Research conducted at Princeton University’s PEAR Laboratory (Princeton Engineering Anomalies Research) has shown that non-contact mind-machine influence is a quantifiable phenomenon unconstrained by time and space, (non-local phenomenon).

Are you familiar with this company? It sounds like they are fairly well advanced. According to their web site they're looking to hire people to learn to use the technology.

Dean Radin said...

Yes, I've been closely following their progress and have been testing their system. It looks promising.

anonymous said...

"Yes, I've been closely following their progress and have been testing their system. It looks promising."

I have a hard time understanding how it is arranged that the right mind influences right machine.

Does it just work by intention?

Is there any way to prevent someone else from mentally influencing the unit you are working on?

I saw the link mentioned on The Daily Grail. If there is a lot of publicity and people start thinking about the machines, could that create mental noise that would interfere with their operation?

Dean Radin said...

> Does it just work by intention?

Yes.

> Is there any way to prevent someone else from mentally influencing the unit you are working on?

No, except by controlling who knows what about the system.

> If there is a lot of publicity ... could that create mental noise that would interfere with their operation?

Probably. Intentional effects are like soap bubbles. They are quite real, have structure and "solidity," but they are also fragile. The bubble is created by coherent intentions, but a single "oh no you don't" intention can puncture the bubble like a pin. So controlling who knows what in an intentional experiment is crucial.

anonymous said...

"Does it just work by intention?"

I read the pdf file on the web site.

It seems like everyone who influences the virtual interface has to influence the mmip in the same way. Is that right?

One thing it made me think of is that they could ask the subject to try to mentally influence the virtual interface and have the computer watch how that effects the mmip. Then software could analyze what happens and in that way a computer can learn how the individual subject influences the mmip under different conditions/intentions.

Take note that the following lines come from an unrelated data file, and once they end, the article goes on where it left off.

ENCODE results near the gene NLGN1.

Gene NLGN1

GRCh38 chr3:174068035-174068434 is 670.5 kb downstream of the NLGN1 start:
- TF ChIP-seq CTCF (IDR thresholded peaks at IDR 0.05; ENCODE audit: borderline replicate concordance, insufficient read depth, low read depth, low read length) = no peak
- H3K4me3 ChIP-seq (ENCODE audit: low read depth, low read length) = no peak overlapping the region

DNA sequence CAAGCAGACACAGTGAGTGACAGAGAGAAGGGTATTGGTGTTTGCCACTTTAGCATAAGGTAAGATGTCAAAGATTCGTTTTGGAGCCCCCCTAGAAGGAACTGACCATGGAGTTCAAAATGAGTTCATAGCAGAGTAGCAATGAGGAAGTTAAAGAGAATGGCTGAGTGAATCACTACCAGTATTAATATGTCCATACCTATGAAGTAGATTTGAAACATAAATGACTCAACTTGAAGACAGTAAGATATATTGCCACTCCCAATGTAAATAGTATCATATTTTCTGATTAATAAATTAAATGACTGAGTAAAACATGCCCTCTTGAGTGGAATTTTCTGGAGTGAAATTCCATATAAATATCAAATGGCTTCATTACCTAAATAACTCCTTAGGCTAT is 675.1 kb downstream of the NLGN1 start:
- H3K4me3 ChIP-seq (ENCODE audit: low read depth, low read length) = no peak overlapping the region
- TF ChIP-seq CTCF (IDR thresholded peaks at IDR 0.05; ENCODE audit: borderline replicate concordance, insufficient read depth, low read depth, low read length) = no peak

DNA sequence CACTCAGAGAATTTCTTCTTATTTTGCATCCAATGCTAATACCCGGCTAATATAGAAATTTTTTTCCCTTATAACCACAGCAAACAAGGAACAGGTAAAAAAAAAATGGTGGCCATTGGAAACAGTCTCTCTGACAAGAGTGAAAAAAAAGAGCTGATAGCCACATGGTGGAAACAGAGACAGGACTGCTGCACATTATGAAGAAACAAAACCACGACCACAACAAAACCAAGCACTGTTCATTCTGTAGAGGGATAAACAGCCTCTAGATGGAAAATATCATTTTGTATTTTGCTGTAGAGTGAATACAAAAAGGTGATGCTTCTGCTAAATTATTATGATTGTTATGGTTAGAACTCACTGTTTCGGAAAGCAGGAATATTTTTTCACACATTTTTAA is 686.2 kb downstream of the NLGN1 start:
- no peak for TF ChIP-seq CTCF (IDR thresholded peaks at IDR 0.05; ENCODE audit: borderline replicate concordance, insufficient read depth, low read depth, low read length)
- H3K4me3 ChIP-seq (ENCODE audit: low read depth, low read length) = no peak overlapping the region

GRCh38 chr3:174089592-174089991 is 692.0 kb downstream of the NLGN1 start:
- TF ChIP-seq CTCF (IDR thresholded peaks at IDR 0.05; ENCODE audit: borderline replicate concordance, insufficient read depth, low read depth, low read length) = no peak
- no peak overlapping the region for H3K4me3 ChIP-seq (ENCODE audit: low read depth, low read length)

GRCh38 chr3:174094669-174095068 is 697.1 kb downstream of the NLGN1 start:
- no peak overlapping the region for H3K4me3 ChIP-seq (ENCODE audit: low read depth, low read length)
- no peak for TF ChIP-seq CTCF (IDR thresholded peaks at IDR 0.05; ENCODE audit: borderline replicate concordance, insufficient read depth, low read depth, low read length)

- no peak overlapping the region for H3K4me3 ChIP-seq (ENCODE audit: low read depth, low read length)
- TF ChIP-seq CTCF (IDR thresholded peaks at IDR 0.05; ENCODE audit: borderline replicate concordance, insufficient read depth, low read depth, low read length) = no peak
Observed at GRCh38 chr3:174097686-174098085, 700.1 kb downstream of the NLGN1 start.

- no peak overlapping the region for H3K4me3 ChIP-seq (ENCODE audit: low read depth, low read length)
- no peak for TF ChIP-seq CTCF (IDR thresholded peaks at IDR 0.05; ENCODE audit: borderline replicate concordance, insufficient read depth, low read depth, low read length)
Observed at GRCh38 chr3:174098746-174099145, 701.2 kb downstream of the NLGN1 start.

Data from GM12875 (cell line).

Once the computer is trained, the subject would influence the mmip in some individual way and the computer whch has learned how to translate the changes in the mmip to user intentions would control the device according to its interpretation of the users intentions.

The computer might be able to recognize different users because of characteristic ways they would influence the mmip. This could provide security. The computer would recognize individual users by their characteristic patterns of influence on the mmip and would only allow recognized authorized users to control devices.

Dean Radin said...

There might be person-specific intentional signatures, something like a "mindprint."

I published evidence for this here http://www.scientificexploration.org/journal/jse_03_2_radin.pdf and here http://www.scientificexploration.org/journal/jse_07_4_radin.pdf and several other places.

anonymous said...

"Intentional effects are like soap bubbles. They are quite real, have structure and "solidity," but they are also fragile. The bubble is created by coherent intentions, but a single "oh no you don't" intention can puncture the bubble like a pin. So controlling who knows what in an intentional experiment is crucial."


Is this why it is so hard to get a large effect size in published parapsychology experiments? Any experiment that will be described publicly is subject to retro-causal psychic interference.

Maybe there really is something intrinsic about psi that makes it difficult to demonstrate scientifically to the public, even though many people have significant psi experiences privately?

Could this explain declining effect sizes?

More trials = greater statistical significance = more notable experimental results = greater retro-causal psychic interference = smaller effect size.

Dean Radin said...

Does it explain it? I think partially. There is the rare person who can create super-strong, long-lasting soap bubbles. But for most people, most of the time, the bubbles are weak and prone to pop not only when needled externally, but also spontaneously because of internal conflicts.

anonymous said...

"Does it explain it? I think partially."


It could also explain why a psychic like John Edward might give very good readings to a hall filled with believers but have problems during a live broadcast on The Larry King Show.

It is also consistent with the fact that the best military remote viewing cases remain classified.

" There is the rare person who can create super-strong, long-lasting soap bubbles."


Many parapsychologists choose to use statistics to detect small effects working with ordinary people. But in light of indications that outside interference may be significant, wouldn't it be better to use strong psychics in experiments intended to demonstrate psi is real and in experiments intended to understand how psi works?

Dean Radin said...

> wouldn't it be better to use strong psychics in experiments ...

Yes and no. Yes for getting larger, more reliable, but idiosyncratic effects. No if you want to see what's true in general. The former is useful for diving deep into the phenomena. The latter is useful for seeing the phenomena in a broader context, and for understanding whether we're dealing with "cosmic hiccups," as Ray Hyman puts it, or with an inherent aspect of the fabric of reality.

That said, if I had sufficient funding, I would personally focus solely on people with exceptional talent.